Stormzy has given credit where it’s due and apologised for a hasty tweet in which he claimed that he was “the first black British artist to headline Glastonbury”.
Sent in a flurry of social media activity just prior to taking the Pyramid stage on Friday, the text (dutifully repeated by the media) overlooked the fact that Skunk Anansie headlined back in 1999.
And the lead singer of that band is the awesome black activist and LGBT campaigner Skin. (iSingmag wrote about her on International Women’s Day).
Here are Skunk Anansie singing Weak back in 1999.
In pointing the error out to Stormzy, Skin was gracious. “You’re amazing and we’re all very proud” she said before adding “real question is why it took 20 years”.
And she does have a point. It’s hard to believe that there has been a 20-year gap between black British artists headlining Glasto.
Let’s hope Stormzy’s blinding performance will prove to be a gamechanger and it won’t take another two decades to get a black British artist back in the top slot.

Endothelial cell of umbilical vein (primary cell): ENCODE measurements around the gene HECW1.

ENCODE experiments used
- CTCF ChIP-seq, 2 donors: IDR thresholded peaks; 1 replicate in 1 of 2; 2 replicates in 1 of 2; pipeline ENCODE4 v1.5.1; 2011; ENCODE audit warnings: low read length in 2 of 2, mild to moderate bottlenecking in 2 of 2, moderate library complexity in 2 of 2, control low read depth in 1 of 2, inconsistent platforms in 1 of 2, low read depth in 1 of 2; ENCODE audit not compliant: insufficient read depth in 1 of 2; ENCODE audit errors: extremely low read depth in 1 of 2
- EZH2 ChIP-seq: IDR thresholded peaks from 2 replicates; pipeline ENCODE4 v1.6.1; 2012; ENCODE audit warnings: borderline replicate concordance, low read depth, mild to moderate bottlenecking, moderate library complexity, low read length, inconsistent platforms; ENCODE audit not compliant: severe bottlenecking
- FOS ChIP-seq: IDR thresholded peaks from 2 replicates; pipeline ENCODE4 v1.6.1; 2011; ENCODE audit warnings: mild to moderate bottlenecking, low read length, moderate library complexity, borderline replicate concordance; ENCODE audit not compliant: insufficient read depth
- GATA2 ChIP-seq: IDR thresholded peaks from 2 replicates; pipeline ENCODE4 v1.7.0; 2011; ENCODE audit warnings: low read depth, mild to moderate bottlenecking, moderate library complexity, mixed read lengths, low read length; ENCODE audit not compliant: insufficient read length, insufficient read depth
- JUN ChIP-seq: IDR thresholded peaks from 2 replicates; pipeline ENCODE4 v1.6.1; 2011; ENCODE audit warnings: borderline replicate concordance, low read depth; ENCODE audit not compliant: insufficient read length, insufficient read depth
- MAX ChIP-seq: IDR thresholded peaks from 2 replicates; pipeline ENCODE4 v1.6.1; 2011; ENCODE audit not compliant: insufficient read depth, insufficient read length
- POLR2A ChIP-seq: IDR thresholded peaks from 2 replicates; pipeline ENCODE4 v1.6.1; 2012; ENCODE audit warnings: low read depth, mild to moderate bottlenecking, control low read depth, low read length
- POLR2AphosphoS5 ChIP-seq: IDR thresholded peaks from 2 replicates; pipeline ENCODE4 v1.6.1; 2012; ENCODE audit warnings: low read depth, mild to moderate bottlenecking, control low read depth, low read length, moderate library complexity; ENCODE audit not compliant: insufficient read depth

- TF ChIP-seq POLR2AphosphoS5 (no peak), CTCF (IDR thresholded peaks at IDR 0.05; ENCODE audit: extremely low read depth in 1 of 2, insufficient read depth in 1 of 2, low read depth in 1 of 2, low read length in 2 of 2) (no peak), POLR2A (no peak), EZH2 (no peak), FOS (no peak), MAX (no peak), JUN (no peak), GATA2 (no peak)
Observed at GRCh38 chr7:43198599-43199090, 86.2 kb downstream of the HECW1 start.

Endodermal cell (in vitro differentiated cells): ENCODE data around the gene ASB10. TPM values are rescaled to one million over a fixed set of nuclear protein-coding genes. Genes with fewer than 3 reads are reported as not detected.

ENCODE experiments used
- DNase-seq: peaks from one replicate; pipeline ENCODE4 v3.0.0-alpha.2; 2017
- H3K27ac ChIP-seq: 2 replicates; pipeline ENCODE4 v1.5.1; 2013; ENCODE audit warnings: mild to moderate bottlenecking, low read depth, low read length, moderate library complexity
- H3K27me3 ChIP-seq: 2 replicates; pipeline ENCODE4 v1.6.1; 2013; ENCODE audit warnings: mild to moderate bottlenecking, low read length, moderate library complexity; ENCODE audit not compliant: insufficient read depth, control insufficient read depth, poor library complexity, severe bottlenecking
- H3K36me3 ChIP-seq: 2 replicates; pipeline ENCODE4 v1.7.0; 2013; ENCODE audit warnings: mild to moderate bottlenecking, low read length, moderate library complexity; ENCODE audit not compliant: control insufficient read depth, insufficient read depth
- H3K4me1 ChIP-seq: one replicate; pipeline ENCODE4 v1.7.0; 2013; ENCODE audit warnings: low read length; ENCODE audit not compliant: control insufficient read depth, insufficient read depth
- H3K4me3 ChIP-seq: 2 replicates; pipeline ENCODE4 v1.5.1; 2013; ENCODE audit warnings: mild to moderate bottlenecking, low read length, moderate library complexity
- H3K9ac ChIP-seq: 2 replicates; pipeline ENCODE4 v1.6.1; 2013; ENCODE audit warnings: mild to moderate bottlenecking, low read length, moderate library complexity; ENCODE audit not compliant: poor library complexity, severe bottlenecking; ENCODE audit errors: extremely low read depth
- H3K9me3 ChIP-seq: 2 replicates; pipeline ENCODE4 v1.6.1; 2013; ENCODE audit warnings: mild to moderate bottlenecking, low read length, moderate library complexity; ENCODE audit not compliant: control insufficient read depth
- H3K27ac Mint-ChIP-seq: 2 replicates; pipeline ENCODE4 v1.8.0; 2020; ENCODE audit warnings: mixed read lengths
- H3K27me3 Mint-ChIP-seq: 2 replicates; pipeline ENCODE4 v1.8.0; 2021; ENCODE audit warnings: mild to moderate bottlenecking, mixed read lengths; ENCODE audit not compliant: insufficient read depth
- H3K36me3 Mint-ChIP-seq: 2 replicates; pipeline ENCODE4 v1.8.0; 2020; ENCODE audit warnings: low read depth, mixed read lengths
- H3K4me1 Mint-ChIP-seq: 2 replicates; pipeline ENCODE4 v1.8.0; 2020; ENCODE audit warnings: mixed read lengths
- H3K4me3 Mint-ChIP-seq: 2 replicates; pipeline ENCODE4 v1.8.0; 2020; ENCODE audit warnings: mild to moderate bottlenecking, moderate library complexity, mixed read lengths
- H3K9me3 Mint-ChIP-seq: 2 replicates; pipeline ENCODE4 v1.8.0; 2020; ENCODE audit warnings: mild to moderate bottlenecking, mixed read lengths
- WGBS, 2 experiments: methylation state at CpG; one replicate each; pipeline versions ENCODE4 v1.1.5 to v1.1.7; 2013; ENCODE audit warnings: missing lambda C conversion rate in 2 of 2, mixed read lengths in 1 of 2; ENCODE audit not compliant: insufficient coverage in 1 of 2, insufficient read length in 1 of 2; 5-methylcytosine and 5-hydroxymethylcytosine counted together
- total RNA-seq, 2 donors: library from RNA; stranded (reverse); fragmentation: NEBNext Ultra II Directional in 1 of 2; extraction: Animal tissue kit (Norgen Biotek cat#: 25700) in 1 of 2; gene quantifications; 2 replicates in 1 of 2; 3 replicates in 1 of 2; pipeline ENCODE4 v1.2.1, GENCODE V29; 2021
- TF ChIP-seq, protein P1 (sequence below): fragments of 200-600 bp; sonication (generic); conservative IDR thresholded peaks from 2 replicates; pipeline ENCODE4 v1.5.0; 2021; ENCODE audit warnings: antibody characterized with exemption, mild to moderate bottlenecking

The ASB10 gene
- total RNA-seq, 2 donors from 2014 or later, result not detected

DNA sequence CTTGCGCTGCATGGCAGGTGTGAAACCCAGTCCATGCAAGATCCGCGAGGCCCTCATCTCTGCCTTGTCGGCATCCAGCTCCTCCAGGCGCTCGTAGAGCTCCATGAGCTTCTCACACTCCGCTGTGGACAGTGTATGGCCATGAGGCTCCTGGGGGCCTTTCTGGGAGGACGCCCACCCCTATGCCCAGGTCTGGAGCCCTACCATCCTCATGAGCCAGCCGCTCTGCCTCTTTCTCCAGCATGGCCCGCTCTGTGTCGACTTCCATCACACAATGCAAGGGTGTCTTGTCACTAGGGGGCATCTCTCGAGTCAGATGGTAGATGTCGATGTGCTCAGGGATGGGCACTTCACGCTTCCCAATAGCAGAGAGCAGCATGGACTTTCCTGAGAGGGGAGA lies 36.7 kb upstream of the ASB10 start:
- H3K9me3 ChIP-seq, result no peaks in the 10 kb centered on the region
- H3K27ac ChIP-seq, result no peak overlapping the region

Interestingly, much like Skin, whose hits include Intellectualize My Blackness, Stormzy is not afraid to get political. He delivered his slot this year in a stab proof vest emblazoned with a Union Jack. It was created by the artist Banksy and highlighted the rate of knife crime on the streets of Britain.
Diversity in festival line-ups
Glastonbury co-organiser Emily Eavis is under pressure to ensure more diversity in Glastonbury’s line-up. She has already pledged to improve gender representation and this year 42% of the acts on the bill were female. But as always, the devil is in the detail.
The three top slots headlining the Pyramid stage this year went to men – Stormzy, the Killers and the Cure – while Janet Jackson, Miley Cyrus and Kylie were in less prominent slots.